Okonkwo is seen as a very painfully structured man and when something doesn't go according to his structure, it causes him to make irrational decisions. As seen in Okonkwo’s participation in Ikemefuna’s death, we see a demonstration of his rash thinking. Okonkwo’s irrational decision - making, as well as his fear of being perceived as weak like his father drove him to kill Ikemefuna. If Ikemefuna has not been killed, then this would have prevented Nwoye from converting to Christianity. As seen “after the missionaries finished singing, Nwoye pondered about what he just heard, the hymn about brothers who sat in darkness and fear seemed to answer a vague and persistent question that haunted his young soul the question of Ikemefuna who died” (Achebe 128).
Within the novel “Things Fall Apart,” the author, Chinua Achebe, explained how a warrior named Okonkwo was a victim of himself. Okonkwo was a victim of tragic events that surrounded his life. These events eventually lead him to his fate. Okonkwo had a father who was weak, and he was a failure in the eyes of the men of the village, Umuofia. Okonkwo’s worst fear was to be the kind of man his father was, so he tried his best not to let his fear become a reality.
These new beliefs negatively change Ibo society because it causes them to lose citizens and their civilization to lose power. Another example of how the white man’s arrival negatively impacts the Ibo people is because Achebe writes, “At first the clan had assumed that it would not survive. But it had gone on living and gradually becoming stronger. The clan was worried, but not overmuch. If a gang of efulefu (worthless man) decided to live in the Evil Forest, it was their own affair” (154).
The hatred that he had for his father he carried with him throughout his whole life. That hatred turned into him killing Ikemefuna and the messenger. Ikemefuna was thought of as a son and he killed him in fear of being considered weak in front of his clan members. That weakness was thought of his weakness which was considered a failure. At the end of the story Okonkwo ends up being just like his father which is ironic because he strived to be nothing like him.
Okonkwo, however, didn’t approve of Nwoye’s religion change. Everything Nwoye thought was morally right contradicted his fathers believes, so Okonkwo completely disowned his son and cut all ties after attempting to kill him. As a result, Nwoye moved in with the Christians and was able to escape his father 's abuse and controlling attitude. He was also able to escape from a faith that didn’t support his morals. Conclusion: How did the character develop Although much of the Ibo population reacted negatively to the forced Westernization of Nigeria, a number of people, such as Nwoye, accepted and benefited from the new religion.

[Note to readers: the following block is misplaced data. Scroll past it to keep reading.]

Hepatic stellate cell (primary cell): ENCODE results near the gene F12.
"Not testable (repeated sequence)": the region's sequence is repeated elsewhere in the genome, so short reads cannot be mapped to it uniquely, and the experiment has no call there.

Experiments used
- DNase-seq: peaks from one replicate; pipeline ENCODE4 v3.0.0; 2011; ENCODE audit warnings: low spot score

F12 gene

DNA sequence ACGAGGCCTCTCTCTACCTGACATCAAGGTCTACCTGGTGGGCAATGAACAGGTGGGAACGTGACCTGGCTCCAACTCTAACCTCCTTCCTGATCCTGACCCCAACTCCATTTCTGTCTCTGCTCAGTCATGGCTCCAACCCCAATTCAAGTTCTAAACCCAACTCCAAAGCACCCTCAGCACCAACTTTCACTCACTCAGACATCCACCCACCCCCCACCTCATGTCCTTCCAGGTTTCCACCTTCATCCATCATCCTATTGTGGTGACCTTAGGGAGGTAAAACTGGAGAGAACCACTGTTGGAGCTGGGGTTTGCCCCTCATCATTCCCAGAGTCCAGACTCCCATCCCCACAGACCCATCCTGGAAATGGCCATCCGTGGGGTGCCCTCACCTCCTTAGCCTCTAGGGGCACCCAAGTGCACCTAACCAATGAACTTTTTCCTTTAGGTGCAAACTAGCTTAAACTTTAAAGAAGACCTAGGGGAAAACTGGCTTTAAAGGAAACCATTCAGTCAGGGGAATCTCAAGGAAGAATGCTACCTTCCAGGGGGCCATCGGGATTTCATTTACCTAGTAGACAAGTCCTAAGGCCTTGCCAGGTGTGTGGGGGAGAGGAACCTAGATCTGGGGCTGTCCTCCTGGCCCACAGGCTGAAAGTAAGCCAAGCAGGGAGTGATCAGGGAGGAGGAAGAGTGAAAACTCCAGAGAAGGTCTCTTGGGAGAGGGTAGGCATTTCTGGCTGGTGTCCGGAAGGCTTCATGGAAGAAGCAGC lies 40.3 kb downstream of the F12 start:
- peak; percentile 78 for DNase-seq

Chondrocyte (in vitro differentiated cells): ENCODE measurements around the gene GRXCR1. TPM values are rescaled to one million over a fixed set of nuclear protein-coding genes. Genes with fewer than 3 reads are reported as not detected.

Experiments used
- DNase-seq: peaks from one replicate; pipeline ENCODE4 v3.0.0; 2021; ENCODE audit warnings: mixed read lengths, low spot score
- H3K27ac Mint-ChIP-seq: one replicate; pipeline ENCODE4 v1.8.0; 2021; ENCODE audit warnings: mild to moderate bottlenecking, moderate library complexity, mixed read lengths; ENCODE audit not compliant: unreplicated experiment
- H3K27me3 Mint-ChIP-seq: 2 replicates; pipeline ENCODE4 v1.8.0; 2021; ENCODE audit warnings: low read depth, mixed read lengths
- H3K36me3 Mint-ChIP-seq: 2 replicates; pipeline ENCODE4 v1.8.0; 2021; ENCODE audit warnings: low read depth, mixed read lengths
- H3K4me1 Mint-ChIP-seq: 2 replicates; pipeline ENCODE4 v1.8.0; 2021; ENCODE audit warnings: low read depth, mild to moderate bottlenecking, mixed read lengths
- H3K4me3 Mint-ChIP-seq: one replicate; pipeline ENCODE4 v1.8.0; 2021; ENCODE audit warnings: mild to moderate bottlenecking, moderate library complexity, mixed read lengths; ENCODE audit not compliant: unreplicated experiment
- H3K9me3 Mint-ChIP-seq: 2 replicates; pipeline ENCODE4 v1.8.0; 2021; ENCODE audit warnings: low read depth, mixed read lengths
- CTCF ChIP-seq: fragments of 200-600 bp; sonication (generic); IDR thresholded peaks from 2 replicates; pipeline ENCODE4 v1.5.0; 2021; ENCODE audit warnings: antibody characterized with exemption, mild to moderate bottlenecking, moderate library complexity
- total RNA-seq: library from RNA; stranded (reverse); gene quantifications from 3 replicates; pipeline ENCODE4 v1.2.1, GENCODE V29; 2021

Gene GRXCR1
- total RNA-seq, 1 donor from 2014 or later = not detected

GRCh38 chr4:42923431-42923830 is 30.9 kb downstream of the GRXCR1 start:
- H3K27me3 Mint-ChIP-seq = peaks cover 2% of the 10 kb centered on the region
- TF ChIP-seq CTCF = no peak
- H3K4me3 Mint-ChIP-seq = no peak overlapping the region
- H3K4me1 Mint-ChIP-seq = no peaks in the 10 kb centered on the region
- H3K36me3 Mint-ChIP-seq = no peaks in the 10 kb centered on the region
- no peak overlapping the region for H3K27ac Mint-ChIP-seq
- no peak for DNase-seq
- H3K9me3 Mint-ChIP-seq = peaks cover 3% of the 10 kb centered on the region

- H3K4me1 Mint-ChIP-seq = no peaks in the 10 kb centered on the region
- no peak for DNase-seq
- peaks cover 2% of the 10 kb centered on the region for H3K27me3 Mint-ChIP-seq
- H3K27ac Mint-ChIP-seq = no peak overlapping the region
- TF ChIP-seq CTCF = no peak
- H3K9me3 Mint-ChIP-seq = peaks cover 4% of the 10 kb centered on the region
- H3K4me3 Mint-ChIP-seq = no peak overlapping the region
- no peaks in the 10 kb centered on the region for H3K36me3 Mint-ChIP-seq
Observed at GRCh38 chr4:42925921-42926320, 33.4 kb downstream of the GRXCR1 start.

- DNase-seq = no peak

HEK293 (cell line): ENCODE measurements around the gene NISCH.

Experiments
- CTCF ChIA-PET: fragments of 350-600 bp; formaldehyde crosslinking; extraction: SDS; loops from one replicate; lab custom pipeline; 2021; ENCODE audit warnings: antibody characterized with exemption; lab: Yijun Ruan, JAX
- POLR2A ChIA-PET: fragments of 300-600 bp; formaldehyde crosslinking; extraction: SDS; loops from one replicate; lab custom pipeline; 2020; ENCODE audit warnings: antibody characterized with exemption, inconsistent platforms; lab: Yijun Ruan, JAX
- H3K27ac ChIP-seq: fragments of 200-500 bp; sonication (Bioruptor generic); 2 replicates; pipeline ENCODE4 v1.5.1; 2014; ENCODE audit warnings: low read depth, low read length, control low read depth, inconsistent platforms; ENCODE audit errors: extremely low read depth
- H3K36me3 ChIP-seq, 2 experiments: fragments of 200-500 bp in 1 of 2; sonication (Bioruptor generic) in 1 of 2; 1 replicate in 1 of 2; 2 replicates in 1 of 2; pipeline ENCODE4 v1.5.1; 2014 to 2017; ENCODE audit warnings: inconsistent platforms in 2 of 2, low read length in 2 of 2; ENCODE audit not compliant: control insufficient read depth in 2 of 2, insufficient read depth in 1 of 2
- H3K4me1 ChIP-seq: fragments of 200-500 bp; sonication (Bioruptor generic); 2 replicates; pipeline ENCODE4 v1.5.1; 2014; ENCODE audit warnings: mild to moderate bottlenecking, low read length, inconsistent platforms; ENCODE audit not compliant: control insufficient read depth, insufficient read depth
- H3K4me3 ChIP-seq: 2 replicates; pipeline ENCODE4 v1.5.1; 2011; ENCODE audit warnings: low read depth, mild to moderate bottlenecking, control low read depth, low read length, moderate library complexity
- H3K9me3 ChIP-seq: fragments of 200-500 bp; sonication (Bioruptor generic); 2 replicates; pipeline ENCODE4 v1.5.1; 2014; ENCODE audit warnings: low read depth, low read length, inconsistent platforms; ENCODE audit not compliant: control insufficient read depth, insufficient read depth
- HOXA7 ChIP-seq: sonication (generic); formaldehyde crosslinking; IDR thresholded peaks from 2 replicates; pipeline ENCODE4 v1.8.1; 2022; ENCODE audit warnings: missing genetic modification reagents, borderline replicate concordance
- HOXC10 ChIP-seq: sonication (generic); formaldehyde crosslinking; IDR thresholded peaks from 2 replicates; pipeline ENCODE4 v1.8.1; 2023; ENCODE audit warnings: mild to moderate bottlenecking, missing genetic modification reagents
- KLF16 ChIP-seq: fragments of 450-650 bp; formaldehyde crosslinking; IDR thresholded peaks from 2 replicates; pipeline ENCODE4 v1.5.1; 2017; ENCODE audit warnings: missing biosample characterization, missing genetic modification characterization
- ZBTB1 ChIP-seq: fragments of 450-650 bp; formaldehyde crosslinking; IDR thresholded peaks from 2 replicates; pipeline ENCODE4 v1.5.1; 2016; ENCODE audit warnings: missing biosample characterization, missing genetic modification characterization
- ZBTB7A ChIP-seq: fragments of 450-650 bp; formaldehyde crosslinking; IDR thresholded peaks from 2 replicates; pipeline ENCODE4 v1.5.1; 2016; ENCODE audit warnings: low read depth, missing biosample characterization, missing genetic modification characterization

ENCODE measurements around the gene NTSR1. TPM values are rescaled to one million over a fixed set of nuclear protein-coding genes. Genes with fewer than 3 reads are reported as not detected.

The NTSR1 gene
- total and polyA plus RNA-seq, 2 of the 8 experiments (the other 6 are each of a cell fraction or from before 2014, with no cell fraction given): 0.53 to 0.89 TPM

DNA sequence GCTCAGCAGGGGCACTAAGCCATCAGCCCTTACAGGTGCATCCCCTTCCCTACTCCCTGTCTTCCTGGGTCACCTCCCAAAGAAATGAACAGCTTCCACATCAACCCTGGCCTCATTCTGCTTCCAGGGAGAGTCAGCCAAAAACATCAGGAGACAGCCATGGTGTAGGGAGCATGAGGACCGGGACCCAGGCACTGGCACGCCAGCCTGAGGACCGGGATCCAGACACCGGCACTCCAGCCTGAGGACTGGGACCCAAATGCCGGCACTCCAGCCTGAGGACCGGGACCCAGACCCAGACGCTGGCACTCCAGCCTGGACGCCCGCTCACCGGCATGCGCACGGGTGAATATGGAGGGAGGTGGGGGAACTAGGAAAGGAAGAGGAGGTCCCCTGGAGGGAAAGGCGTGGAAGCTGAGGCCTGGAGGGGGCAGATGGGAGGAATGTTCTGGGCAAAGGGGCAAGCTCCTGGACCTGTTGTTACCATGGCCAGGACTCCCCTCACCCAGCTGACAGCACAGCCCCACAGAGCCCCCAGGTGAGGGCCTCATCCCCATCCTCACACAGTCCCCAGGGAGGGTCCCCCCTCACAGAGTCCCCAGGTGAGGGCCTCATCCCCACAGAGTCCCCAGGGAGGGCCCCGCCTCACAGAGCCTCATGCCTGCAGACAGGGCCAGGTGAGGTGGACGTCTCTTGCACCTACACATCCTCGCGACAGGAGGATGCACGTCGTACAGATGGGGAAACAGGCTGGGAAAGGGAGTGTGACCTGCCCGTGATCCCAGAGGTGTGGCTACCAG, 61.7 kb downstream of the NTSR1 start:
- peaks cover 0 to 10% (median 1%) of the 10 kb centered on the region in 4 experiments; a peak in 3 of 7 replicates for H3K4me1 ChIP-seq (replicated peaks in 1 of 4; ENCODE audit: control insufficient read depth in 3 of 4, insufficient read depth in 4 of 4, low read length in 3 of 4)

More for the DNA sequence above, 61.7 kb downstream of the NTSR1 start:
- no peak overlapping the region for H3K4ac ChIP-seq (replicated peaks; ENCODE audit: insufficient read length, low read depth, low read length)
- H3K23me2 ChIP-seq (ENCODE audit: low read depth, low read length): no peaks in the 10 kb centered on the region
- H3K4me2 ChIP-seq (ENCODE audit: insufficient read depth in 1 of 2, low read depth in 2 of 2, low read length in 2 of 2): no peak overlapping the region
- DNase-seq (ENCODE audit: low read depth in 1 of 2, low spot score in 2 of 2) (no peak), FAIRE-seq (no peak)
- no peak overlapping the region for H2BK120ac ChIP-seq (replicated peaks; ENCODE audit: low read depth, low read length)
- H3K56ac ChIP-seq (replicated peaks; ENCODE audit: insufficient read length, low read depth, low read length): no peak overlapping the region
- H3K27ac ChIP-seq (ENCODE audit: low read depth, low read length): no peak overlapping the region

All that Okonkwo has done is his life is try to achieve more, but when he doesn 't learn to adapt he causes thing to fall apart. As an example, when Okonkwo refuses to listen to the missionaries in chapter twenty-four the messenger said, ‘“The white man whose power you know too well has ordered this meeting to stop.”’ Because Okonkwo never feared the missionaries when he should have he made the fatal mistake that caused him to take his own life.
He did not want to bury his own nephew, he wanted to kill Antigone for burying Polyneices, and tried to kill his own brother because the kingdom had a curse on it. He had too much power and needed to calm down and think what he was doing. Antigone knew that this was the right to do and did without being afraid or sorry for it. She was helping Creon, Ismene, and the community, and they did not realize that she was helping them until it was too
Who might he not have compassion for and why? The relationship talked about the most in the book is between Okonkwo and his father, Unoka. Okonkwo’s greatest fear is that he would become like his father, who was lazy, afraid of war, a musician who didn’t work, and didn’t support his family. Bottom line: Okonkwo has no respect for his father simply because he was what Okonkwo called agabala, meaning woman. This relationship affected Okonkwo’s life greatly considering that is what his life revolved around.
At first Okonkwo resents Ikemefuna because he is a weak, feminine boy. As the book progresses however their relationship grows and their relationship becomes more of a father son relationship. Before things fall apart, Ikemefuna is ordered to be killed. Strictly advised by Ogbuefi Ezudu, Okonkwo is to not take part in the killing of Ikemefuna. Although told not to, Okonkwo’s heedless ears ignored the advice and went forth to killing Ikemefuna.
The group derides the people that are considered weak, including the men who did not get involved in the execution as well as women. This reveals that Okonkwo goes on the trip because he does not want to appear effeminate and be laughed at, which suggests he values his reputation greatly. Later in the scene, Okonkwo looks away when a man attacks Ikemefuna, but when Ikemefuna cries for help, Okonkwo slaughters him. This conveys Okonkwo’s internal struggle, which reveals the complexity of his character. Okonkwo is more than just a violent and cold-blooded character.